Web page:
Kendrapara, Nov 6 (LocalWire): The forest department has decided to use drones fitted with thermal cameras to count the population of nesting Olive Ridley sea turtles on the beach, said Vivek Kumar, the Divisional Forest Officer (DFO) of Ganjam.
He was addressing a meeting on Conservation of Olive Ridley sea turtles for the current season 2019-20 in Odisha, on Tuesday in Bhubaneswar.
Drones will be used for the first time to count Olive Ridley sea turtle populations and track their movements at Rushikulya beach.
We will get perfect pictures of the turtles on the beach without disturbing the marine creatures, added the forest officer.
‘Drones are portable so anyone can carry it all in the beach.
We will closely survey the turtles from the sky.
With the help of drones we will collect the exact number of turtles in the nesting sites.
Drones will also be used to monitor mating turtles in the sea, added the forest officer.
Drones will further help in habitat management, preventing conflicts among fishermen and turtles and checking illegal fishing activities.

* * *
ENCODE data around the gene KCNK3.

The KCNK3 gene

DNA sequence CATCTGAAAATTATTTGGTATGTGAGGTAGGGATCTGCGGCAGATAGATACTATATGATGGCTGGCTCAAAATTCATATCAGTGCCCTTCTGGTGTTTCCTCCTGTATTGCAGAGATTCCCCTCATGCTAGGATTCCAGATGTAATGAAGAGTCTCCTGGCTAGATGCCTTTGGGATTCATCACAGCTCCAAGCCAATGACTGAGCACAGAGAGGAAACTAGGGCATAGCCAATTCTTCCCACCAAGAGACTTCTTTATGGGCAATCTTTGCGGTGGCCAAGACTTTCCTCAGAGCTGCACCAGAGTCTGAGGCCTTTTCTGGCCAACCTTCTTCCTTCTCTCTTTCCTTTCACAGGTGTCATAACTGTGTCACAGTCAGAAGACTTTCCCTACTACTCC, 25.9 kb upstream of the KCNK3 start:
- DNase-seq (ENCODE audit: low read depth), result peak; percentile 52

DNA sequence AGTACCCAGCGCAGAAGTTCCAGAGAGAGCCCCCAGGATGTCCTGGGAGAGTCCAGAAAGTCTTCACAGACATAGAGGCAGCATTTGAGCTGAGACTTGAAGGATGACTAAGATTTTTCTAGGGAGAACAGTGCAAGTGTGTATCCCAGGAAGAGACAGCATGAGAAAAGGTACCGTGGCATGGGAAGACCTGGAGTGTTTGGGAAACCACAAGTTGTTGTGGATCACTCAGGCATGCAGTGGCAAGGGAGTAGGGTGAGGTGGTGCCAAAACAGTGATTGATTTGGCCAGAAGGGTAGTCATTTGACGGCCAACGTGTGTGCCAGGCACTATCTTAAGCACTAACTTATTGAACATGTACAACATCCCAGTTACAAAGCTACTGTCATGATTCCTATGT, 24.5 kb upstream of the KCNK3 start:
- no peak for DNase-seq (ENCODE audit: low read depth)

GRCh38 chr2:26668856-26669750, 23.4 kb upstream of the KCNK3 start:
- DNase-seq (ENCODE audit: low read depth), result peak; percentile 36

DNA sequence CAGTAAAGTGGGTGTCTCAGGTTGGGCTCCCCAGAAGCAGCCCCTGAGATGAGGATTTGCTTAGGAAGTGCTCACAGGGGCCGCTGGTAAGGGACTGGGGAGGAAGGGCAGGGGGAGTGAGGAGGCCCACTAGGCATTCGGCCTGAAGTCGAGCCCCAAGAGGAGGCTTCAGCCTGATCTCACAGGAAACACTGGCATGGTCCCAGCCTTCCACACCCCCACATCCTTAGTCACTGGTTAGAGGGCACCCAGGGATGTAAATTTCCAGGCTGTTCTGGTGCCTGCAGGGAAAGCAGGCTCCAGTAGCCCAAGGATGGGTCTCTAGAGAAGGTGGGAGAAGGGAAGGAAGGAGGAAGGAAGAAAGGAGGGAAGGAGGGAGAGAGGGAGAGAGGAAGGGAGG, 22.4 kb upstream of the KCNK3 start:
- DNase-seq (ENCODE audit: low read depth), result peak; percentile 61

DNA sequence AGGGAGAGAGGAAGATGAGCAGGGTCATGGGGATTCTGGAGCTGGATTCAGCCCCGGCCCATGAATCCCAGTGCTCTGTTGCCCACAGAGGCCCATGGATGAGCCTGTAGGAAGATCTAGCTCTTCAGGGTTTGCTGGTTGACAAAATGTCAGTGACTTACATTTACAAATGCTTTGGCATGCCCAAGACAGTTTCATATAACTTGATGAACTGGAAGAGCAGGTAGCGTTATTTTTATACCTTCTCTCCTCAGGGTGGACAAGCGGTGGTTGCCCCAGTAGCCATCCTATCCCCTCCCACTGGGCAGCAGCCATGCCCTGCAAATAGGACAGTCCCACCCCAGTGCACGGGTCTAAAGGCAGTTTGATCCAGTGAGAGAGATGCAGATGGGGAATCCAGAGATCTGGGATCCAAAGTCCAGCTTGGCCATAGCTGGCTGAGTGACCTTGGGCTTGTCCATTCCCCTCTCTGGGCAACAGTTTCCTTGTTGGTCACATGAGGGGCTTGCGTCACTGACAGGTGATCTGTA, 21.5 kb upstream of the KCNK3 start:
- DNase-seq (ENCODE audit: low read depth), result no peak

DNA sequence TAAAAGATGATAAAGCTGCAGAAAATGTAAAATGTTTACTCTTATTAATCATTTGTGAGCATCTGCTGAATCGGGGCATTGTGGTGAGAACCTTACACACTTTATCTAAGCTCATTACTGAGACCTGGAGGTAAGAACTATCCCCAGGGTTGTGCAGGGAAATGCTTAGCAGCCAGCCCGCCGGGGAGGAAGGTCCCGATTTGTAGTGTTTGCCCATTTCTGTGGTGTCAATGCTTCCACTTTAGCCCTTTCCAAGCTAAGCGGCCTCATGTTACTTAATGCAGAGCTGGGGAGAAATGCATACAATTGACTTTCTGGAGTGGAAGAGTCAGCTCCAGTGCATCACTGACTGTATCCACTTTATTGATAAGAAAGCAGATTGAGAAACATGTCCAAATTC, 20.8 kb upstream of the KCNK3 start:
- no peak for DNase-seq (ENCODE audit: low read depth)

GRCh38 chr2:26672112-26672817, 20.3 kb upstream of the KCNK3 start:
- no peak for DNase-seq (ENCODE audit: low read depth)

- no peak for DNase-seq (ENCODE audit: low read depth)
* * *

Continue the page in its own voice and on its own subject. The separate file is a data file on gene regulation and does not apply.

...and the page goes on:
‘Counting the exact number of nesting turtles on the beach has been a major challenge for field staff over the years.
We used to count turtles by dividing the beach into many segments. But now, the drones will help us gather information about the exact number of turtles on the beach,’ added the forest officer.
The forest official of Gahiramatha marine sanctuary within Bhitarkanika National Park requested the officials of DRDO (Defence Research and Development Organisation) to put off bright lights at the missile test range at the Abdul Kalam island to facilitate mass-nesting of turtles at Gahirmatha, the world’s largest rookery of turtles, said Bikash Ranjan Dash, the divisional forest officer of the park.
Artificial lights on the missile test range at Abdul Kalam Island near Gahiramatha beach disorients hatching turtles and adult females in ways that can be deadly.
‘We will deploy forest guards to prevent the entry of natural predators like birds, dogs, jackals, hyena, wild boars or other animals in the vicinity of the nesting sites at Rushikulya and Gahiramatha which feast on eggs and baby turtles.
Mortality rate is so high that out of every 1000 eggs laid, one egg ultimately hatches and the hatchlings survives to become an adult olive Ridley.
Last year, the turtles skipped Rushikulya beach. This year they have congregated near Rushikulya so we are hopeful that they will come to Rushikulya soon to lay eggs.
Around 4.75 lakh Olive Ridley turtles nested on the beach of Rushikulya two years back,’ said Rabindranath Sahu the secretary of Rushikulya Sea Turtles Protection Committee.